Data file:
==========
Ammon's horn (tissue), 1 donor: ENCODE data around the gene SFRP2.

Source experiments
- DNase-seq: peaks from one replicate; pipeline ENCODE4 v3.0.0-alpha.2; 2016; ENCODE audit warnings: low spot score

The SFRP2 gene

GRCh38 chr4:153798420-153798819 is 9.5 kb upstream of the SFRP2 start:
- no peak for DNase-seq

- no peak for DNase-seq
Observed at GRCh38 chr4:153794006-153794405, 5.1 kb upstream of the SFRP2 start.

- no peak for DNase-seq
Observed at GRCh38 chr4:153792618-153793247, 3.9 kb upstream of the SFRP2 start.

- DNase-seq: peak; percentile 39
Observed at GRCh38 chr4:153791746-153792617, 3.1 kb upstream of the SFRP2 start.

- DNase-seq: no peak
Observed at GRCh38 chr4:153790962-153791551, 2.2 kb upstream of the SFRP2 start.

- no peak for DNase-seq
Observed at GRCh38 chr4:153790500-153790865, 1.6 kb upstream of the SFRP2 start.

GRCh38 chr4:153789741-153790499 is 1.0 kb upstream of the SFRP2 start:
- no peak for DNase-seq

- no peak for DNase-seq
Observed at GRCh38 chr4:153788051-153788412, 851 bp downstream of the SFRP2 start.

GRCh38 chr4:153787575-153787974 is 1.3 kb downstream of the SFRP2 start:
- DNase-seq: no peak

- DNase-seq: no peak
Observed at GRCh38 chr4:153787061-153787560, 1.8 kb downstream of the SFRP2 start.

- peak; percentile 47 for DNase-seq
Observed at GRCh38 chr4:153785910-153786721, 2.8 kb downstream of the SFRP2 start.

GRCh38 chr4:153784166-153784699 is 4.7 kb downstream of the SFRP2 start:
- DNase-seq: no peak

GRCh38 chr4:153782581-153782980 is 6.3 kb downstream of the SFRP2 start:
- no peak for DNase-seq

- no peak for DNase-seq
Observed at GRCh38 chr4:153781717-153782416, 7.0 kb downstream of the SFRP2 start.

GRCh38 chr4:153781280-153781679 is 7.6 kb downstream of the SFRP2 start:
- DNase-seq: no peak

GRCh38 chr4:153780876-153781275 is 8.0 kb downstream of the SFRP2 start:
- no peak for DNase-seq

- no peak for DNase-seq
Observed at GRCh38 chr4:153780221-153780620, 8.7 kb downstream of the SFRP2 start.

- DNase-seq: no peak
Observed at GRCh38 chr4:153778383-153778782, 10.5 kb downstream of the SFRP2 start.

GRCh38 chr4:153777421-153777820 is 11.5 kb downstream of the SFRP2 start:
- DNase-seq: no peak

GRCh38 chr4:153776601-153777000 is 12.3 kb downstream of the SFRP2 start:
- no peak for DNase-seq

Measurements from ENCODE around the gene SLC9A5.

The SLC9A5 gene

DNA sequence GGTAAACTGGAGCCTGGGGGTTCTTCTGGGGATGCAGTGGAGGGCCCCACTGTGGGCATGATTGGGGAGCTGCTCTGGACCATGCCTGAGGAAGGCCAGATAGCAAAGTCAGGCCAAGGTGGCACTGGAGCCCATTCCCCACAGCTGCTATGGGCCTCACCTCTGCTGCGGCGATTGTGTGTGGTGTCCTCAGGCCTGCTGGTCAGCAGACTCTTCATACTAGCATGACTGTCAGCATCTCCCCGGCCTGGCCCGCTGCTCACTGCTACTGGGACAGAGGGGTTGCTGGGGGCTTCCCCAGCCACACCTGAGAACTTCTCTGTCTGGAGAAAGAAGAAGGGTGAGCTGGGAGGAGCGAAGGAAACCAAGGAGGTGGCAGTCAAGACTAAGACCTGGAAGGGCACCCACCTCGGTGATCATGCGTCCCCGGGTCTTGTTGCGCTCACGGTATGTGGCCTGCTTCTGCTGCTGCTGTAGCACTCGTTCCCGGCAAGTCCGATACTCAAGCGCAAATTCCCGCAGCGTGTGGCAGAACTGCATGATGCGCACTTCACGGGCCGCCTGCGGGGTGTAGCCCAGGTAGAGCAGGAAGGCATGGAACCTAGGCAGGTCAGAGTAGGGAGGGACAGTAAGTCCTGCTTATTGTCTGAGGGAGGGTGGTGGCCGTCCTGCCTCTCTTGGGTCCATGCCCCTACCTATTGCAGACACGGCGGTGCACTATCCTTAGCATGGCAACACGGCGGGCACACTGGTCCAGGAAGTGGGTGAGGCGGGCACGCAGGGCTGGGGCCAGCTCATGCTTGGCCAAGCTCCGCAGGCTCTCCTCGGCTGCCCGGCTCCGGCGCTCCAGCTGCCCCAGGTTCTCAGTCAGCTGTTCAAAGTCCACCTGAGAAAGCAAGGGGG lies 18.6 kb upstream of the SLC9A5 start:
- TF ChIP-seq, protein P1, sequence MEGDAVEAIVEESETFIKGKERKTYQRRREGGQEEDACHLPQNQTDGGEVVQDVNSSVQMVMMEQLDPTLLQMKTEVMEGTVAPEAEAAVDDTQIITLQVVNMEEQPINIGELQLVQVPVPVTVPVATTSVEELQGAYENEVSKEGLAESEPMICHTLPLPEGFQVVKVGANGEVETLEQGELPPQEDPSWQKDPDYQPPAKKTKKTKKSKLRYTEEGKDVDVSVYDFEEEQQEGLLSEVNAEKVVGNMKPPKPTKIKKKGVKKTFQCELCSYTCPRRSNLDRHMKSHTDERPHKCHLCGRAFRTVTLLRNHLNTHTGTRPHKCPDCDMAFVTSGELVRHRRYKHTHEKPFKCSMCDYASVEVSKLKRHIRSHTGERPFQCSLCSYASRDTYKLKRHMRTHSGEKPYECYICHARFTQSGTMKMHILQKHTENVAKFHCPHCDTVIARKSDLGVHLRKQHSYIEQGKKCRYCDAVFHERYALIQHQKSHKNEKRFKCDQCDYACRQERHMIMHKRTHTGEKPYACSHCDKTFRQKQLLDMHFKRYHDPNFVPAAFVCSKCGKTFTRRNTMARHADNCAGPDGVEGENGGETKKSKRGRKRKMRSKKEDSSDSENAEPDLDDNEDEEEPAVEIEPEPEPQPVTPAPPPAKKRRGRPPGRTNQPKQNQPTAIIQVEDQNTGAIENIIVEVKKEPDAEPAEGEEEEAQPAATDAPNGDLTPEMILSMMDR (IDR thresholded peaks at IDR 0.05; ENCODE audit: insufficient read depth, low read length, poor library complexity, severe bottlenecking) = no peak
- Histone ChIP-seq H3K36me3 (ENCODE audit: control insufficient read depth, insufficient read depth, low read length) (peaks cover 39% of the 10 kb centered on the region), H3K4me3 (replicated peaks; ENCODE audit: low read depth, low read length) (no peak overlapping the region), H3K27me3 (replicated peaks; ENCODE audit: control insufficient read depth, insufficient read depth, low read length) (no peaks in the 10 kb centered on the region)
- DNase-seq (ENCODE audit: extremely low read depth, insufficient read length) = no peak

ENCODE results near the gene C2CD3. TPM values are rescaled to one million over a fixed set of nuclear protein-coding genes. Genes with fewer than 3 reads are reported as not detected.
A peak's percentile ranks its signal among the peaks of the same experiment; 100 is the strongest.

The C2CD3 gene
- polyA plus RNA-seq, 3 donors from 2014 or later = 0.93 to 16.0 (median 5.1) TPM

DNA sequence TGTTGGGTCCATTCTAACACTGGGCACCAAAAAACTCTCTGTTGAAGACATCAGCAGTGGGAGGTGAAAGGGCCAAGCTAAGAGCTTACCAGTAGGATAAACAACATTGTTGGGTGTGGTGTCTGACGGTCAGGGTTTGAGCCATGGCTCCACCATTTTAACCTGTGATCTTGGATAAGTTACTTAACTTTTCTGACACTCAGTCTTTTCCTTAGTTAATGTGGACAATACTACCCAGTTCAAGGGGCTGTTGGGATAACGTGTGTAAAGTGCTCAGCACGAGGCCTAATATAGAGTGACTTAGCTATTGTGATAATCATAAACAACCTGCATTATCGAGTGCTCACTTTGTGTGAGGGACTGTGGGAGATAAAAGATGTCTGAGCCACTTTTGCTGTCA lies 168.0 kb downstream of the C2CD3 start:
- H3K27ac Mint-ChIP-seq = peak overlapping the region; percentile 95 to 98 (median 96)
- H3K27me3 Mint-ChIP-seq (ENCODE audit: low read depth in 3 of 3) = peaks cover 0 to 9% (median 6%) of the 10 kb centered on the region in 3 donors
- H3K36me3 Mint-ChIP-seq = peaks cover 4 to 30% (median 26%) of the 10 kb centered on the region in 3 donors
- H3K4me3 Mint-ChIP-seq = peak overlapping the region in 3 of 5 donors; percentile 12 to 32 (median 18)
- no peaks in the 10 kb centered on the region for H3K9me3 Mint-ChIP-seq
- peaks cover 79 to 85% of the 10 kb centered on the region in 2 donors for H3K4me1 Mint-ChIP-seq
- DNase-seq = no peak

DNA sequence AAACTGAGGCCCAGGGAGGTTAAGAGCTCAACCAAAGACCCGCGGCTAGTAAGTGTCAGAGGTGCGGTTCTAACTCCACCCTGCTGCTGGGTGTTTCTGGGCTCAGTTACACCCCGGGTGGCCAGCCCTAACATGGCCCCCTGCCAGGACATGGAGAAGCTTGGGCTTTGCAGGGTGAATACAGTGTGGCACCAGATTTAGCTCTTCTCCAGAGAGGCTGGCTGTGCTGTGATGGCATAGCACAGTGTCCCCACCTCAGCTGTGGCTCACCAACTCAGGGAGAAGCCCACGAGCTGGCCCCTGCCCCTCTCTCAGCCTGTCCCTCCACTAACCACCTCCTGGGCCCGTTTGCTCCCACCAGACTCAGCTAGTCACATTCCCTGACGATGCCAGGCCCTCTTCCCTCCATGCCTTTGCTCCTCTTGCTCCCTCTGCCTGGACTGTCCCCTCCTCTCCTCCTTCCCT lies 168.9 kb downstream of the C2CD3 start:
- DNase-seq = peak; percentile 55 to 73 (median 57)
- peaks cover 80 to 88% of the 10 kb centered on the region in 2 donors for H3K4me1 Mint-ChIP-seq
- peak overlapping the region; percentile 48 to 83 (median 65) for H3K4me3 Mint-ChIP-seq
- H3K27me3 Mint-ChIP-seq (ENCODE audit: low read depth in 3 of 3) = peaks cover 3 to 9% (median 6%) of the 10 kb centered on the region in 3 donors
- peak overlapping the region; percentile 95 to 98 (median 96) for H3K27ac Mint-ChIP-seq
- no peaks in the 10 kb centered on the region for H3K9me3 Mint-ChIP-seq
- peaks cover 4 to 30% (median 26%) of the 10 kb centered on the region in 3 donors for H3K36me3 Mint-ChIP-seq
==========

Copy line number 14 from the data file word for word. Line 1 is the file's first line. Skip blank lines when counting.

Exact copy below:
Observed at GRCh38 chr4:153790962-153791551, 2.2 kb upstream of the SFRP2 start.